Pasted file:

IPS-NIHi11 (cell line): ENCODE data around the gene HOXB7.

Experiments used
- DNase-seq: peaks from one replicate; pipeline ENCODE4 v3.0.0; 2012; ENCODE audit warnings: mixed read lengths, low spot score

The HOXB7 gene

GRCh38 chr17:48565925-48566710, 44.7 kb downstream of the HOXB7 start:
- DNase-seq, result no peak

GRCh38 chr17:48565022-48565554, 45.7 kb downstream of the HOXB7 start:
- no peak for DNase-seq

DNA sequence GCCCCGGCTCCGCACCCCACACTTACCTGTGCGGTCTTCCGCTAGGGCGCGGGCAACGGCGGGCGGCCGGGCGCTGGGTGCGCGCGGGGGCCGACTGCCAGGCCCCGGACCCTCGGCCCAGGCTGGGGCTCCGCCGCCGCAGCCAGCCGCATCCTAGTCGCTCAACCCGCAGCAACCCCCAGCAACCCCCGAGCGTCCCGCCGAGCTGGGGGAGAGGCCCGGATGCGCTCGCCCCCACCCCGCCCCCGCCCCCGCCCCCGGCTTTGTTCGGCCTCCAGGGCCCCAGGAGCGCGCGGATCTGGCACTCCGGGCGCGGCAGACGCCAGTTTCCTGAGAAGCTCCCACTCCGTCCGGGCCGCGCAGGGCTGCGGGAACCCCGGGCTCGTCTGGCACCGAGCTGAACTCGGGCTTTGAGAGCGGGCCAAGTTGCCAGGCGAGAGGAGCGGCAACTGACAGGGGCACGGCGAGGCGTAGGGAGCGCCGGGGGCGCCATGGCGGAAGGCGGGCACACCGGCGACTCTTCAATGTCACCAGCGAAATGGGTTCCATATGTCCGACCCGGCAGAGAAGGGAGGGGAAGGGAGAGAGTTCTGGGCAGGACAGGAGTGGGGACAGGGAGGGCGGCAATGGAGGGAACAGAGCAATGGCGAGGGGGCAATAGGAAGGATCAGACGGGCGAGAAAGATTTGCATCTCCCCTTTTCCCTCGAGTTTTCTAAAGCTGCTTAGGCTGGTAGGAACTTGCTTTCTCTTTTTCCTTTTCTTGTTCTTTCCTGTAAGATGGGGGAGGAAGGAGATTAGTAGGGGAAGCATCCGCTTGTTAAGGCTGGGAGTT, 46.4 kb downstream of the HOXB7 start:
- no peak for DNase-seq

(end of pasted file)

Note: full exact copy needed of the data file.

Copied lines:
IPS-NIHi11 (cell line): ENCODE data around the gene HOXB7.

Experiments used
- DNase-seq: peaks from one replicate; pipeline ENCODE4 v3.0.0; 2012; ENCODE audit warnings: mixed read lengths, low spot score

The HOXB7 gene

GRCh38 chr17:48565925-48566710, 44.7 kb downstream of the HOXB7 start:
- DNase-seq, result no peak

GRCh38 chr17:48565022-48565554, 45.7 kb downstream of the HOXB7 start:
- no peak for DNase-seq

DNA sequence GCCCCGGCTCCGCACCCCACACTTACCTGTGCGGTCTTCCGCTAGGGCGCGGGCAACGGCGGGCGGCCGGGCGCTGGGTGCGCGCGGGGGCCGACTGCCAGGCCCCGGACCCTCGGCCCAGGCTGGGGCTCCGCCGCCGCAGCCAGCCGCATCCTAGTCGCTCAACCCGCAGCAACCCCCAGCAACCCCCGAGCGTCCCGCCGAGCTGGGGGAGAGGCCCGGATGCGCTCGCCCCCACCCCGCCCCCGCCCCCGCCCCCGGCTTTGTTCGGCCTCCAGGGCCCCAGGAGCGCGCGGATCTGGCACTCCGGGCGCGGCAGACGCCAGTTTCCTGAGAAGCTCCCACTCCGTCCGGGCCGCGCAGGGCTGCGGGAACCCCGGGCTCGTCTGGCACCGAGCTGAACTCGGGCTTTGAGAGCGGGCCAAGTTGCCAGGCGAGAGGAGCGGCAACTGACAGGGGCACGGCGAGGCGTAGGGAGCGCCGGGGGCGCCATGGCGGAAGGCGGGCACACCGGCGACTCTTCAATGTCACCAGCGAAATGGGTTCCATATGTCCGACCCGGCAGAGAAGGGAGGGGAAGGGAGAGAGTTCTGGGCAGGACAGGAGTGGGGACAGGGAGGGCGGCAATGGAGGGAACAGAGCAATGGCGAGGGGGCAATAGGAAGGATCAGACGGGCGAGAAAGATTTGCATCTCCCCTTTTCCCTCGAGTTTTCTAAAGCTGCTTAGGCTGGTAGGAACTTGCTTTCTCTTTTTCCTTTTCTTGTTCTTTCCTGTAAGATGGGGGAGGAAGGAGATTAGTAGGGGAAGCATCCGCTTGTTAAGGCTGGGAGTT, 46.4 kb downstream of the HOXB7 start:
- no peak for DNase-seq